British Columbia Premier John Horgan doesn’t see anything standing in the way of ride sharing companies hitting the roads by Christmas as originally promised.
According to a new report from Global News, Horgan is sure that ride sharing companies will begin service in B.C. by Christmastime.
“I’ve made it abundantly clear to anyone who will listen that I believe we need to have ride-hailing here — fair ride-hailing here — by Christmas, and that’s my commitment,” Horgan said Thursday.
“We’re going at the speed we believe is appropriate for public safety and appropriate for fairness to the existing sector,” he continued.
The Passenger Transportation Board (PTB), an independent body tasked with deciding which ride-hailing companies will be allowed to operate in British Columbia, began accepting applications on September 3, and has received 19 to date, including from major players Uber and Lyft.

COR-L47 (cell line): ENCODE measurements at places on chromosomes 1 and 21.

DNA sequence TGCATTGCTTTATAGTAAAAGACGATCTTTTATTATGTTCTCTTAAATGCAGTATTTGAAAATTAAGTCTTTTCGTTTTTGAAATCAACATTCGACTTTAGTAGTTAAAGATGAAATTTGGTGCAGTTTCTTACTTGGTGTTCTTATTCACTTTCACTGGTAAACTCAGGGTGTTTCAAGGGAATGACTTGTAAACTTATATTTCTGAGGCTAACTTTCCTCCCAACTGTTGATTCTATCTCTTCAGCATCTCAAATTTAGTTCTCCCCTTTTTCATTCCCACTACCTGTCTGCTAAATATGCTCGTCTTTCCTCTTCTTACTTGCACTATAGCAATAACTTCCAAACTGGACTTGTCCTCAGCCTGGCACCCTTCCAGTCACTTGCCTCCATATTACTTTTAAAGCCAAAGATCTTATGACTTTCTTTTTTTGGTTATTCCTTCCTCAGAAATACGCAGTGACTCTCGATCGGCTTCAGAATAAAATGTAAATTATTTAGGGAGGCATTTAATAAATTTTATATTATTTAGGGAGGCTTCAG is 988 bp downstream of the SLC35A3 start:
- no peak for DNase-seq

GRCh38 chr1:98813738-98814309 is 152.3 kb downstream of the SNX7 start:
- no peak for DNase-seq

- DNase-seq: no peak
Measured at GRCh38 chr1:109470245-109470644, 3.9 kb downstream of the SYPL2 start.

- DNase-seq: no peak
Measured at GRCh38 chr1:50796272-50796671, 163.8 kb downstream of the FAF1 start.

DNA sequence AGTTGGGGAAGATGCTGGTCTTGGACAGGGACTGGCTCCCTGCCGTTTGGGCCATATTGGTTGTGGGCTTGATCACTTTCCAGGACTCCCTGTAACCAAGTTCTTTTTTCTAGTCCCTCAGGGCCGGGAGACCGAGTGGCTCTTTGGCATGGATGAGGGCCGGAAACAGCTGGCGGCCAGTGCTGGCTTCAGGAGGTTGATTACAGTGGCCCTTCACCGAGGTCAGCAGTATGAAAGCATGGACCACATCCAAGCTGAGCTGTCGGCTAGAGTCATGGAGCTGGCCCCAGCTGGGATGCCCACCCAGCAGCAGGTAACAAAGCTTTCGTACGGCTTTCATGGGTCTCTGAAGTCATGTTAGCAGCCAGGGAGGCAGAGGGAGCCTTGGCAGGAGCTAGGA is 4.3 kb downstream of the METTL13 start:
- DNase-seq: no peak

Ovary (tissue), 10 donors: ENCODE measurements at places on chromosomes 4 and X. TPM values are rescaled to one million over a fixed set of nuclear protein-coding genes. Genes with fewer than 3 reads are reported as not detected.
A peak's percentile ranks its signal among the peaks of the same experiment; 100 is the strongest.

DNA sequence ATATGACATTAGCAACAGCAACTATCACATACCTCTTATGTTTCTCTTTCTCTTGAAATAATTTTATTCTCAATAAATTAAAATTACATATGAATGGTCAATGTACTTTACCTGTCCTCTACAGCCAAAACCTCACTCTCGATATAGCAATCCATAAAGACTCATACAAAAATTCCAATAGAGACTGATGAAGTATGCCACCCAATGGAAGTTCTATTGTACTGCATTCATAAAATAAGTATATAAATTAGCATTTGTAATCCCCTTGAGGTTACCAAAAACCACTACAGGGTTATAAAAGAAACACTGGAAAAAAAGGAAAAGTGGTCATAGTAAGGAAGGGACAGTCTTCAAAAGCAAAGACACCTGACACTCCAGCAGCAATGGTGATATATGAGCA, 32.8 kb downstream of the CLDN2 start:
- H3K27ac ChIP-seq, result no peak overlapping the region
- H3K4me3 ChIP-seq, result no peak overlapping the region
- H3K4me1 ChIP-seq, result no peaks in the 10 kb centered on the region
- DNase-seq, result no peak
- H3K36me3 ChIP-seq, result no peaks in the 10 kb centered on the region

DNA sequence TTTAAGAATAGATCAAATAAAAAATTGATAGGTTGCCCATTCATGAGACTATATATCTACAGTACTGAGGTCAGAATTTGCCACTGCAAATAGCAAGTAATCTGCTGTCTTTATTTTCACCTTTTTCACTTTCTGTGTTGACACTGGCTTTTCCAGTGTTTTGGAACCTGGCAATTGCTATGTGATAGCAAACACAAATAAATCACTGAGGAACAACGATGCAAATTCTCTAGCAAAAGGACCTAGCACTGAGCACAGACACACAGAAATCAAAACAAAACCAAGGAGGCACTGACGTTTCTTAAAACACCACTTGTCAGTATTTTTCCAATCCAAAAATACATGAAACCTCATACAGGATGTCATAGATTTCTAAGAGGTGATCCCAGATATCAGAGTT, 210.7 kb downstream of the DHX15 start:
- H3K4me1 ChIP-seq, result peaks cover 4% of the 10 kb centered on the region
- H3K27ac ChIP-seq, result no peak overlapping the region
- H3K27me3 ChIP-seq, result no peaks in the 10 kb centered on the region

The board also set the operating guidelines for ride-hailing, including operating areas, fleet sizes, and rates. Taxi companies and the associations that represent them objected to the rules, filing petitions with the British Columbia Supreme Court.
Opposition Liberal critic Jas Johal says recent documents from the PTB indicate delays in processing applications that could stall the service indefinitely.
The PTB also issued a notice October 30 saying ride-hail application modifications will require another 21 days to complete, a change implemented in part because of a judicial challenge by taxi associations.
As per usual, concerns between the public and private sectors are at odds, with one favouring safety and regulation and the other favouring efficiency and quality. Regardless, if everything goes according to plan, British Columbians will soon finally have reasonable alternatives to their taxis.